Disclosures: The listed questions and answers are solely the responsibility of the author and do not necessarily represent the official views of Mercy Hospital-St. Louis, Massachusetts General Hospital, Harvard Catalyst, Harvard University, their affiliate academic healthcare centers, or its contributors. Although every effort has been made to provide accurate information, the author is far from being perfect. The reader is urged to verify the content of the material with other sources as deemed appropriate and exercise clinical judgment in the interpretation and application of the information provided herein. No responsibility for an adverse outcome or guarantees for a favorable clinical result is assumed by the author. Thank you!

 

What’s the connection between flu vaccination and lower risk of Alzheimer’s Disease?

What’s the connection between dialysis and cognitive impairment in patients with chronic kidney disease (CKD)?

Cognitive impairment (CI) is extremely common among dialysis patients affecting  up to ~70% or more  of patients (1-3).   Pre-existing conditions, dialysis process itself and uremic, metabolic and vascular disturbances associated with end stage renal failure may all contribute to the CI in patients on dialysis (1-5).

Among pre-existing conditions, vascular disease is considered the major contributing factor to the risk of CI in dialysis patients (3). The prevalence of stroke is very high among hemodialysis (HD) ( ~15%) and CKD patients (~10%) compared to non-CKD patients (~2%).  History of stroke also doubles the risk of dementia in both the non-CKD and HD patients. Subclinical cerebrovascular disease due to silent strokes and white matter disease —common in CKD and dialysis patients—are also associated with increased risk of cognitive and physical decline and incident dementia.  White matter disease is thought to be related to microvascular disease and chronic hypoperfusion (1).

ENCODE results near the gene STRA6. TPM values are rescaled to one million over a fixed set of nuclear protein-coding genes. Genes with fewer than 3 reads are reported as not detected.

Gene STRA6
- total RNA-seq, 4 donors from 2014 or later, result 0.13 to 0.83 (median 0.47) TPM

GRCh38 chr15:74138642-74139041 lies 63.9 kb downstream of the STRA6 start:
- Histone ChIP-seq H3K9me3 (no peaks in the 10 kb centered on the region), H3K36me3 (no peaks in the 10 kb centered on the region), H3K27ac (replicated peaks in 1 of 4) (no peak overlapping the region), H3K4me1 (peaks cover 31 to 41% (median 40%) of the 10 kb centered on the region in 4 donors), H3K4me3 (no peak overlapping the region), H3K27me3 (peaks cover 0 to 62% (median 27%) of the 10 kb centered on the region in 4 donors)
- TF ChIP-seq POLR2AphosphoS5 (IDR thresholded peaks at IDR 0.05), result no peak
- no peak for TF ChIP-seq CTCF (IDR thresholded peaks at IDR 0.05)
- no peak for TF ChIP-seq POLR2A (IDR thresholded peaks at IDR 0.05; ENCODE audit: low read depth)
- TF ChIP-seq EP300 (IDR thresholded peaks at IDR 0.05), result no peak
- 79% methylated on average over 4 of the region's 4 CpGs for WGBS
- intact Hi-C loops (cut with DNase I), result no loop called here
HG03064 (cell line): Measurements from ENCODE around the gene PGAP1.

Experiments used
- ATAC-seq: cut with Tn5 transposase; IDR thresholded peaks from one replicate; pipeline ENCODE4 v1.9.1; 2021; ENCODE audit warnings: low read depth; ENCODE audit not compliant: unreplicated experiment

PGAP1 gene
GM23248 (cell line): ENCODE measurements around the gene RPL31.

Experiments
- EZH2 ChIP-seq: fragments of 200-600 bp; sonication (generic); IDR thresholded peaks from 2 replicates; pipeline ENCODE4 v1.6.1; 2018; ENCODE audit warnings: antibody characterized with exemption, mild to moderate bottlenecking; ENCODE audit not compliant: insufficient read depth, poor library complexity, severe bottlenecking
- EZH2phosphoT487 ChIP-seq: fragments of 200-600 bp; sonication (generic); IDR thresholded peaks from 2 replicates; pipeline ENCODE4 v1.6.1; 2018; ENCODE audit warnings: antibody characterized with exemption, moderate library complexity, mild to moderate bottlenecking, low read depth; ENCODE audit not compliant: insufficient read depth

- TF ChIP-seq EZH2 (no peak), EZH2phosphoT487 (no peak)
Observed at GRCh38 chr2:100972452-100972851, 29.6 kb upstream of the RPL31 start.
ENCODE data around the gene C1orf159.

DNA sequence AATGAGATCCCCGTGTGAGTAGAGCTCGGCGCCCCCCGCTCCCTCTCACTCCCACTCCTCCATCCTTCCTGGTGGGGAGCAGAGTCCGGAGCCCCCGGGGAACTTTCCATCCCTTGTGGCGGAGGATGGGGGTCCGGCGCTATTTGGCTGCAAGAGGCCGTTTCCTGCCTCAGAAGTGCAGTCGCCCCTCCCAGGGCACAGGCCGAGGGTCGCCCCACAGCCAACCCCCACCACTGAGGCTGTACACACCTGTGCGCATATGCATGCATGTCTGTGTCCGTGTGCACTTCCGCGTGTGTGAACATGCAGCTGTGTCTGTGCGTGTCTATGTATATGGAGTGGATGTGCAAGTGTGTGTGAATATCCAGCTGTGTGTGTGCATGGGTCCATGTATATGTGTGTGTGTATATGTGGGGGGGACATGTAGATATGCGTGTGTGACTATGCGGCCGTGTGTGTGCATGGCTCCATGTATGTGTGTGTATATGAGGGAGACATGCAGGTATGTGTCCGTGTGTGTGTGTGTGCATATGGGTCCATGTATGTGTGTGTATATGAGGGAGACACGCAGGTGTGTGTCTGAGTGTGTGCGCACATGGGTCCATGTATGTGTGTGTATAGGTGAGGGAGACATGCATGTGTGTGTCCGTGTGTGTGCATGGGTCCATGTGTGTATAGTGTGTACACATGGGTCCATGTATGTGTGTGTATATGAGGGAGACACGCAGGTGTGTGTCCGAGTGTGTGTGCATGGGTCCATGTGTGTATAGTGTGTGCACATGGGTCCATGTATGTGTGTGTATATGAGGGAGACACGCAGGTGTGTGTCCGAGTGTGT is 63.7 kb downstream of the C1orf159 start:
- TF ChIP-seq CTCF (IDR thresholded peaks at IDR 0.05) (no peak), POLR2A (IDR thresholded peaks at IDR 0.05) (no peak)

Dialysis itself may be associated with acute confusional state due to cerebral edema caused by  acute fluid, urea, and electrolyte shifts during dialysis (particularly among newly initiated HD patients).  Some have suggested that the optimal cognitive function in HD patients is around 24 h after HD (1).

Chronic rapid fluctuations in blood pressure, removal of large fluid volumes and hemoconcentrations can further increase the risk of cerebral hypoperfusion, potentially accelerating vascular cognitive impairment in HD patients (1).

 Bonus Pearl: Did you know that while cerebral ischemia (measured by PET-CT or other non-invasive means) is common during HD, it may occur in the absence of intra-dialysis hypotension (6,7)?

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References

  1. Murray AM. Cognitive impairment in the aging dialysis and chronic kidney disease populations: an occult burden. Adv Chronic Kidney Dis 2008;15:123-32. https://www.ackdjournal.org/article/S1548-5595(08)00011-6/pdf
  2. Murray AM, Tupper DE, Knopman DS, et al. Cognitive impairment in hemodialysis patients is common. Neurology 2006;67:216-223. https://experts.umn.edu/en/publications/cognitive-impairment-in-hemodialysis-patients-is-common
  3. Van Zwieten A, Wong G, Ruospo M, et al. Prevalence and patterns of cognitive impairment in adult hemodialysis patients: the COGNITIVE-HD study. Nephrol Dial Transplant 208;33:1197-1206. https://pubmed.ncbi.nlm.nih.gov/29186522/
  4. Seliger SL, Weiner DE. Cognitive impairment in dialysis patients: focus on the blood vessels? Am J Kidney Dis 2013;61:187-90. https://www.ncbi.nlm.nih.gov/pmc/articles/PMC4433757/
  5. Findlay MD, Dawaon J, Dickie DA, et al. Investigating the relationship between cerebral blood flow and cognitive function in hemodialysis patients. J Am Soc Nephrol 30:147-58. https://www.ncbi.nlm.nih.gov/pmc/articles/PMC6317612/